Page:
Unavoidably Immersed

“Every page seems to have a light covering of mist. The obstacles stimulate me. Every new construction seems a marvel. Every unknown word a jewel.” – Jhumpa Lahiri, on learning the Italian language

There’s no way around it – Arabic is a daunting language for English-speakers to learn. When I practice, sounds come from places in my throat I never even knew existed. The script, while beautiful, blends into one long strand of arabesque.  Unlike most of the other interns, I had never studied Arabic before. I literally looked up how to say “Hello” and “Thank you” while sitting in my airplane seat en route to Cairo. Thankfully, my new friends and co-workers at AUC have enthusiastically helped me grow my vocabulary over the past three months. But no one has been as encouraging and influential as my Arabic tutor, Arwa.

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All interns receive six hours a week of private Arabic tutoring as part of our program. For me, this meant spending the first month learning the alphabet, the number system, and simple greetings. Now, after almost six months, I have graduated to directing taxi drivers and exclaiming my excitement for various food items. Arwa is an amazingly patient teacher. During our lessons, she repeats words and phrases many times over until their sounds became familiar to my ears.

Eventually, we’ve also started to take our meetings outside of the AUC campus. Once, I learned how to order Koshary – a quintessential food staple of Egyptians – at a Koshary shop near Tahrir Square aptly named Koshary El Tahrir. Koshary is a quick, easy, cheap fill-‘er-upper consisting of pasta, rice, vermicelli, lentils, chickpeas, fried onions and topped with hot sauce, tomato sauce, and tangy vinaigrette. Inside the store, Arwa refused to say a word as the waiter came around to our table, forcing me to slowly choke out the Arabic equivalent of “Koshary. Small. Extra onions. Thank you.” It is quite easy to resort to English and get by in Cairo, so I very much appreciate Arwa persistently urging me to speak Arabic.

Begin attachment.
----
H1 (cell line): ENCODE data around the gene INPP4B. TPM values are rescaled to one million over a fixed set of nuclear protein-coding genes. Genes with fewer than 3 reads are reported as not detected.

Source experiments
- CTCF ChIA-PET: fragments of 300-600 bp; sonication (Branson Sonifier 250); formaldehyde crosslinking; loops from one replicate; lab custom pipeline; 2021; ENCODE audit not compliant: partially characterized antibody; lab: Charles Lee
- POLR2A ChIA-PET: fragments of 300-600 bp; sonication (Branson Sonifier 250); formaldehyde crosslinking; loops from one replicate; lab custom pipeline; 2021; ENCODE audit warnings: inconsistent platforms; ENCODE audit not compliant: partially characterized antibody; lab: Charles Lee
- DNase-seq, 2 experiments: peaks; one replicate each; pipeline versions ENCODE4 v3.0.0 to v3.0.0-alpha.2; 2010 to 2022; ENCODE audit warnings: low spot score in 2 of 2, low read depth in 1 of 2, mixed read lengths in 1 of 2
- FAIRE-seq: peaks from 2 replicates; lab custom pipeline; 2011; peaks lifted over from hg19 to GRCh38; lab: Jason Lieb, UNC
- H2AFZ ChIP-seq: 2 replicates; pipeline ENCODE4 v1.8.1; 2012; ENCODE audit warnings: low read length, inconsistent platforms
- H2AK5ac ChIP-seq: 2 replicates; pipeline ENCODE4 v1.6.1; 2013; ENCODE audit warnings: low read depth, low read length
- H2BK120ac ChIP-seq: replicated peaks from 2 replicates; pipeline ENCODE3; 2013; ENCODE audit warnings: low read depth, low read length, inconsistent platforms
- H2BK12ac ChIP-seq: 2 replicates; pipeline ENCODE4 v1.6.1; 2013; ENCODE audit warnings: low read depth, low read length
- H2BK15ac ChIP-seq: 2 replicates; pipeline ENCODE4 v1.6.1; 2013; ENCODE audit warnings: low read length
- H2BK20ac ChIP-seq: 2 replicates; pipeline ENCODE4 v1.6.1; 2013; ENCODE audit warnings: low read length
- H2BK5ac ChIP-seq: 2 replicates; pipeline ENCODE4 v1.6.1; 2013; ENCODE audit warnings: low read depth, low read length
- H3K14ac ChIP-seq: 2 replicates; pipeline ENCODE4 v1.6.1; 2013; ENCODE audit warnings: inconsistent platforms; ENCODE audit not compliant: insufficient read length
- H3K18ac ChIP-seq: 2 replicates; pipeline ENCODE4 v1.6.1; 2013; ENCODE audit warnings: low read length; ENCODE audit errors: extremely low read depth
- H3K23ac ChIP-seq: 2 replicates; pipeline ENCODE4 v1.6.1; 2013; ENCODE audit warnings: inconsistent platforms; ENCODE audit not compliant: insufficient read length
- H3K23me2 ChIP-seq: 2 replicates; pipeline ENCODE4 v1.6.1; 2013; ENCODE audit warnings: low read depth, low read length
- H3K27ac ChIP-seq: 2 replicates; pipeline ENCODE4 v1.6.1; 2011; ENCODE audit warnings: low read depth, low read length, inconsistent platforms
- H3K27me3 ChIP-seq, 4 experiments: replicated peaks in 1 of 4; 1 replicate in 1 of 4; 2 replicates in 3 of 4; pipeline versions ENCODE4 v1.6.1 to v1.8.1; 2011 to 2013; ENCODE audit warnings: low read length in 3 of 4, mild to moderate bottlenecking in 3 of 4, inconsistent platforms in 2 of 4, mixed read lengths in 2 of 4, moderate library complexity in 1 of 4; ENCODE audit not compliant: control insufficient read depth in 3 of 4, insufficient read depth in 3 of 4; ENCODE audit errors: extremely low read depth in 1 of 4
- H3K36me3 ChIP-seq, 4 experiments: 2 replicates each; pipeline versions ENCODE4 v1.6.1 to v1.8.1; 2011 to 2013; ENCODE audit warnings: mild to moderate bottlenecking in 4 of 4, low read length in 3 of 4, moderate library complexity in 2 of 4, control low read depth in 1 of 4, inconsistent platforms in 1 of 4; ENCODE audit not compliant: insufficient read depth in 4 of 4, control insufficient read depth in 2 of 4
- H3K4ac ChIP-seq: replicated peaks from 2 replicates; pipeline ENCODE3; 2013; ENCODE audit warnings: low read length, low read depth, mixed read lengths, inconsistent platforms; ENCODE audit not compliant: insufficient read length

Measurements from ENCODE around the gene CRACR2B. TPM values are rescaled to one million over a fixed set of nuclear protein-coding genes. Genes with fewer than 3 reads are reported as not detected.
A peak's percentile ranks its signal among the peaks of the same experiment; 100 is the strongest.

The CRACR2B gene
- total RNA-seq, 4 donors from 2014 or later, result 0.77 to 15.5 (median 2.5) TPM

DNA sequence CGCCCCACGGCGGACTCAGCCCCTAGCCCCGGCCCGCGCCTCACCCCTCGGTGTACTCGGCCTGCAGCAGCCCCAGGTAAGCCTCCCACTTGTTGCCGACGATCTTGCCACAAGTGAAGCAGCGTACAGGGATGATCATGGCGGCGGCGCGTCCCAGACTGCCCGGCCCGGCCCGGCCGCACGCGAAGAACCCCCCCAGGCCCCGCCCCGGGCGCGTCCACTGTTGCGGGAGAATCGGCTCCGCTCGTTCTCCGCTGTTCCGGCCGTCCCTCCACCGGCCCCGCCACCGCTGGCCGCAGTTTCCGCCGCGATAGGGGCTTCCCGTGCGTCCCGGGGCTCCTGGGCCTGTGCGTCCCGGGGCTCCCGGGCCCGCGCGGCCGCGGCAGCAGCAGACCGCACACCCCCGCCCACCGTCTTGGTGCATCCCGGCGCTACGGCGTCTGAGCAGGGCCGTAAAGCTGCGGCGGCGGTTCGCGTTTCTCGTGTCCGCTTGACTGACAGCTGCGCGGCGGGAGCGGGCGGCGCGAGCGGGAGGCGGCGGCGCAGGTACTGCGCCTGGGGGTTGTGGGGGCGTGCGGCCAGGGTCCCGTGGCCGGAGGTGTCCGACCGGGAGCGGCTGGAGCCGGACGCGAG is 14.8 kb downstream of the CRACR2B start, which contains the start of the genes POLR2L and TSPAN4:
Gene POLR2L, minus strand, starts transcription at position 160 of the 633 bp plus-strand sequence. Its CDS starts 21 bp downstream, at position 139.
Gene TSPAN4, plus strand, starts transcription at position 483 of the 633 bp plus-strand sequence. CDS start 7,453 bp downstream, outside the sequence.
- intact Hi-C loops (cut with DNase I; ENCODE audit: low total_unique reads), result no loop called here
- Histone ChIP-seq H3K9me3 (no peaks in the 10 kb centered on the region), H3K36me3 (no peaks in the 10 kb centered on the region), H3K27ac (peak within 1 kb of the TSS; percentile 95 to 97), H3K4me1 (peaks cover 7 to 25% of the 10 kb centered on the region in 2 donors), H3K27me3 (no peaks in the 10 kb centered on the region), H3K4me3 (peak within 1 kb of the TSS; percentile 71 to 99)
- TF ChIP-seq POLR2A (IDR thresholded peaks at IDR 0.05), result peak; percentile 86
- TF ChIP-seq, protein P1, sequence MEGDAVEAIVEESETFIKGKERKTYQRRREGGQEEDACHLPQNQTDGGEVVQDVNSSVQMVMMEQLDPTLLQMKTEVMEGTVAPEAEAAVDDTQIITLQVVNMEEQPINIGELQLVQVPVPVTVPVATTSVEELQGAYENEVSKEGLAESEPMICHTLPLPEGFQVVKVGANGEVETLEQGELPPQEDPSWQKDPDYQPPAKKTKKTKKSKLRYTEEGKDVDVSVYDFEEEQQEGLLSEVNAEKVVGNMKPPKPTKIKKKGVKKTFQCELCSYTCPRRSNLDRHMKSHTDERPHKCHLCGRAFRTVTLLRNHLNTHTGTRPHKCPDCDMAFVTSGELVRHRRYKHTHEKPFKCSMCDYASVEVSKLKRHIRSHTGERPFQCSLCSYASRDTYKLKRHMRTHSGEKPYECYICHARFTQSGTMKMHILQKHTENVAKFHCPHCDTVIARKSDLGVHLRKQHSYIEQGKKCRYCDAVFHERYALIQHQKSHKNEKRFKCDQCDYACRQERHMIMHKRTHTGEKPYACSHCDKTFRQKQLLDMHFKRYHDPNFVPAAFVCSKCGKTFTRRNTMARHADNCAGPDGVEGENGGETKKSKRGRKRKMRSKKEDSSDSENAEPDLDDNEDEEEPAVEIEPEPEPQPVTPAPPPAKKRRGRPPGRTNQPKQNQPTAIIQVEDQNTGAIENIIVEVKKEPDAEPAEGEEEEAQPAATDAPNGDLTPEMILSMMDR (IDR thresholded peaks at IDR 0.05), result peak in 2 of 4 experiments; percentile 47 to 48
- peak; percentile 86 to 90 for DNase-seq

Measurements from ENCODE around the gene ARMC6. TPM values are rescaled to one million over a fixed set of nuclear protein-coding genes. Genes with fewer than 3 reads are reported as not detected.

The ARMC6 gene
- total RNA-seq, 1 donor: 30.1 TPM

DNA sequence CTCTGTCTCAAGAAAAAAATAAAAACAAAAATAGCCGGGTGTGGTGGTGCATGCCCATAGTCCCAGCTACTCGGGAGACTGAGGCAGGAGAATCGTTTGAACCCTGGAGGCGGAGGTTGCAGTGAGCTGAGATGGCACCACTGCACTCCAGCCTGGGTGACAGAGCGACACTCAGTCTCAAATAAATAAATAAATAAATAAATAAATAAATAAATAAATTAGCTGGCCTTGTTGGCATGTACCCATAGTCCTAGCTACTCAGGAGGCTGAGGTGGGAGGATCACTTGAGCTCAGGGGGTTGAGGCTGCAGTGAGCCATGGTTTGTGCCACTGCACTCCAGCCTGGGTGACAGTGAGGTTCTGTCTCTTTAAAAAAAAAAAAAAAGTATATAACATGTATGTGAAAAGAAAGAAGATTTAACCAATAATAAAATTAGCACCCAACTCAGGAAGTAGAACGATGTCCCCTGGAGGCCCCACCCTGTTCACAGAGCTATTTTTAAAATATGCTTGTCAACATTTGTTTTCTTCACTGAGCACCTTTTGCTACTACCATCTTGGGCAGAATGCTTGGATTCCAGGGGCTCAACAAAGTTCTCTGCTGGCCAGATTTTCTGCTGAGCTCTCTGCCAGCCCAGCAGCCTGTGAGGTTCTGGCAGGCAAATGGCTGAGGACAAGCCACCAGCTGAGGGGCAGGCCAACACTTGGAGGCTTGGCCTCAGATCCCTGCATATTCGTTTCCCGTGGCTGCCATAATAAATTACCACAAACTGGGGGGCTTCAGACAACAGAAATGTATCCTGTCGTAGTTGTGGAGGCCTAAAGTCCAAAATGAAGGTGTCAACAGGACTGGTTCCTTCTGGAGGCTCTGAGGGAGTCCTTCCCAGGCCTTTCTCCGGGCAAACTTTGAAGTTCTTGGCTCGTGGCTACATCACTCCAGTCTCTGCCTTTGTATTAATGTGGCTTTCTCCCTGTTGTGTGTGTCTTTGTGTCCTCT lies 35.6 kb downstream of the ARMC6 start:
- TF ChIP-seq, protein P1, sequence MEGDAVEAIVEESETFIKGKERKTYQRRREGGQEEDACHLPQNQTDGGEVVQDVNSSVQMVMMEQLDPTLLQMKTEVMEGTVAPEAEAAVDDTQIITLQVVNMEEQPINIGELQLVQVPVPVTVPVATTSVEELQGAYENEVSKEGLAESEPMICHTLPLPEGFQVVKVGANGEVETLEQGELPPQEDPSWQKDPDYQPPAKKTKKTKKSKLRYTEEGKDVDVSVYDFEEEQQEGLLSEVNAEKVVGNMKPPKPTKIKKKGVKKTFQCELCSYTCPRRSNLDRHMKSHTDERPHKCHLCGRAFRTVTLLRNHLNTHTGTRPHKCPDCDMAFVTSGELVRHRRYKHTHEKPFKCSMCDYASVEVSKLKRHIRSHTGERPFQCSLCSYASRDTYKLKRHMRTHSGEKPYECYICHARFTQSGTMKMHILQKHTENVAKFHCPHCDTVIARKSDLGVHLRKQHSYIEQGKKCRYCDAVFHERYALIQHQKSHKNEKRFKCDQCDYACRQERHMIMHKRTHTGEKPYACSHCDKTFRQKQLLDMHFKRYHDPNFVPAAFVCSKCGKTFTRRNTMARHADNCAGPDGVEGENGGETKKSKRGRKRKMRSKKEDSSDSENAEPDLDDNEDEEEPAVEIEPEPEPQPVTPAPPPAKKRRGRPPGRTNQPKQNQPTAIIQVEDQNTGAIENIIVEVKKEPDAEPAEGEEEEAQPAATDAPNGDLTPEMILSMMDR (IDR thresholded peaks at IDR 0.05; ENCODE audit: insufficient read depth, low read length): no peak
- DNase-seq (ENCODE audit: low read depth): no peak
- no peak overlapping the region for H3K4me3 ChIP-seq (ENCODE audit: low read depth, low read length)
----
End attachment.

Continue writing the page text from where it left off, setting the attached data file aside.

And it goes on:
koshari

Perhaps most empowering is the freedom that comes along with speaking Arabic. Even armed with just four months of lessons, I feel more assured to explore Cairo by myself. It has been a gateway to the city because now I know that if a taxi driver does not speak English, I can navigate. If I believe I am being overcharged, I can bargain down. Furthermore, I have been able to strengthen relationships at the workplace with my co-workers. Taking a genuine interest in the language, and by extension, culture of any country not your own demonstrates to others one’s assertiveness, curiosity, and open-minded nature – all of which helps in making new connections in a foreign place. So even though Arabic is difficult and the learning curve is low, I am encouraged to putter through it because knowing those words means freedom and understanding.

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My new oyster.

Franglish Blunders: Learning French in France